The Sawant recall: a tale of two campaigns

As the legal proceedings in the effort to recall District 3 City Council member Sawant begin to wind down, the election campaigns — both for and against recall — are spinning up. Over the last two months the “Recall Sawant” campaign and the “Kshama Solidarity” campaign have both formally organized, filed their paperwork, and begun furious fundraising. While there are many similarities between the two sides of the recall — including their use of mailchimp to send out regular missives demonizing their opponent while pleading for money (Recall Sawant, Kshama Solidarity) — their campaign finance filings reveal some stark differences …

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Petition to recall Mayor Durkan certified for signature collection

Last Friday a King County Superior Court judge certified, in part, a petition from a group attempting to recall Mayor Jenny Durkan because of her actions (and inaction) during the recent protests. The recall election process is similar in many ways to voter initiative and referendum processes, but it also has its own unique aspects. Let’s review the whole process, where the current effort stands, and what happens from here. (update: a couple of technical corrections made below based upon feedback from the city)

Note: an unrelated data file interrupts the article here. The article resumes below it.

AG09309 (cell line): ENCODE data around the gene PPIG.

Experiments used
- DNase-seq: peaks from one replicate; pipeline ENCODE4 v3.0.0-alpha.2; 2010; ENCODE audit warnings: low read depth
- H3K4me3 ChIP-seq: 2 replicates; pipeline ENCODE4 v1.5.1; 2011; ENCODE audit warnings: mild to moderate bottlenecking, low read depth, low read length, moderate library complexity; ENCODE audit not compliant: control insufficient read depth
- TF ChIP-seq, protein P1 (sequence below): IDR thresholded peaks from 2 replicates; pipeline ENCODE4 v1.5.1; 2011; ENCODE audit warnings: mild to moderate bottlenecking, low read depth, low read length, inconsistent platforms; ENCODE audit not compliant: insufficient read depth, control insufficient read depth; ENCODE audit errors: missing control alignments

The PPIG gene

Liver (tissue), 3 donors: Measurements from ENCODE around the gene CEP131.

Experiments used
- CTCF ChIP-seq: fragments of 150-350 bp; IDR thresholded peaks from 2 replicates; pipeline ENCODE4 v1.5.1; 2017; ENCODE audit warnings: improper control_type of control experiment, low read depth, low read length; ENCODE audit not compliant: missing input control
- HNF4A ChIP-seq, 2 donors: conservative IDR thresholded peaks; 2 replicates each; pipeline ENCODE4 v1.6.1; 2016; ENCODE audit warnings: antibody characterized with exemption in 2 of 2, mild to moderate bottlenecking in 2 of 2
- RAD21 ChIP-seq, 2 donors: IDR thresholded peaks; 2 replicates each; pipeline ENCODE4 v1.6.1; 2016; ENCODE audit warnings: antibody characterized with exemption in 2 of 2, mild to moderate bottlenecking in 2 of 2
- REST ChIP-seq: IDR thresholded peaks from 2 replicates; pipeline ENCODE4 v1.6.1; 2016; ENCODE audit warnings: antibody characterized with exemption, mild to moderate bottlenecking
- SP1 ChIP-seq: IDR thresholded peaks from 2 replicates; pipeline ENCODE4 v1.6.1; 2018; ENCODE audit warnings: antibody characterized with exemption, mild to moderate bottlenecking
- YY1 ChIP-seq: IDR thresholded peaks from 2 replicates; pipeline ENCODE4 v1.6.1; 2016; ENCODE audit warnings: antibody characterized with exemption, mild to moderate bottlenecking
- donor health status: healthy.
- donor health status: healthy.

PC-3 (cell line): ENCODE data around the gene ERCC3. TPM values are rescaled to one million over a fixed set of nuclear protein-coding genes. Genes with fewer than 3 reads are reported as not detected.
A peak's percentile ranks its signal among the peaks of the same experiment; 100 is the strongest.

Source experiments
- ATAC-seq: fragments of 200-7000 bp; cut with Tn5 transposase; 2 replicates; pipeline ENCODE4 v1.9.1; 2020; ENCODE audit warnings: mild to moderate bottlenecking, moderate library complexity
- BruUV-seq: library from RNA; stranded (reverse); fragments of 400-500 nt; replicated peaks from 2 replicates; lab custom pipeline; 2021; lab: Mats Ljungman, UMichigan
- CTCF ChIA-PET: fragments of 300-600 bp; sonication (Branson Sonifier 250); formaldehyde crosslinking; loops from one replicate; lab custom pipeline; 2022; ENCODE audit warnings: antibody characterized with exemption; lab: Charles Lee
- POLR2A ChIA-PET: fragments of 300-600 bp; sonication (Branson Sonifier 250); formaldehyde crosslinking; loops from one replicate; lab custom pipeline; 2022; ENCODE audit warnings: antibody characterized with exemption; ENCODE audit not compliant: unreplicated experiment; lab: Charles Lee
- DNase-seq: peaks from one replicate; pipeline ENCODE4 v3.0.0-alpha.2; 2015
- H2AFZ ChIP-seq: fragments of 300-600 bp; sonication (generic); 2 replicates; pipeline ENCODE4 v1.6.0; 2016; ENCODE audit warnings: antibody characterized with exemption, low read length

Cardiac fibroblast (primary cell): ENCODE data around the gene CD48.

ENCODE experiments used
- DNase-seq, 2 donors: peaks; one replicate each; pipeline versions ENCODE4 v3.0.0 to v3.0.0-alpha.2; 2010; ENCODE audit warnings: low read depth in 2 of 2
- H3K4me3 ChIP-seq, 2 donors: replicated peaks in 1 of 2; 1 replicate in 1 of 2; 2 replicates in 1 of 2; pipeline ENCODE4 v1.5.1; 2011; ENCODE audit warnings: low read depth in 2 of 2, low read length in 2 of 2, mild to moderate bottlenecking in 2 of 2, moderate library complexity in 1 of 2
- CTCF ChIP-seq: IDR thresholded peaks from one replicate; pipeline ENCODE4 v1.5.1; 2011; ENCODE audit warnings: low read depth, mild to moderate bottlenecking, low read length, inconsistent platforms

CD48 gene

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What happens to voter initiatives during a pandemic?

You don’t have to read very far in the Washington State Constitution to understand the priority given to grassroots democracy. The second sentence in the Constitution reads: “All political power is inherent in the people, and governments derive their just powers from the consent of the governed, and are established to protect and maintain individual rights.”  Article II doubles down on this idea, in an amendment adopted in 1911: The legislative authority of the state of Washington shall be vested in the legislature, consisting of a senate and house of representatives, which shall be called the legislature of the state …

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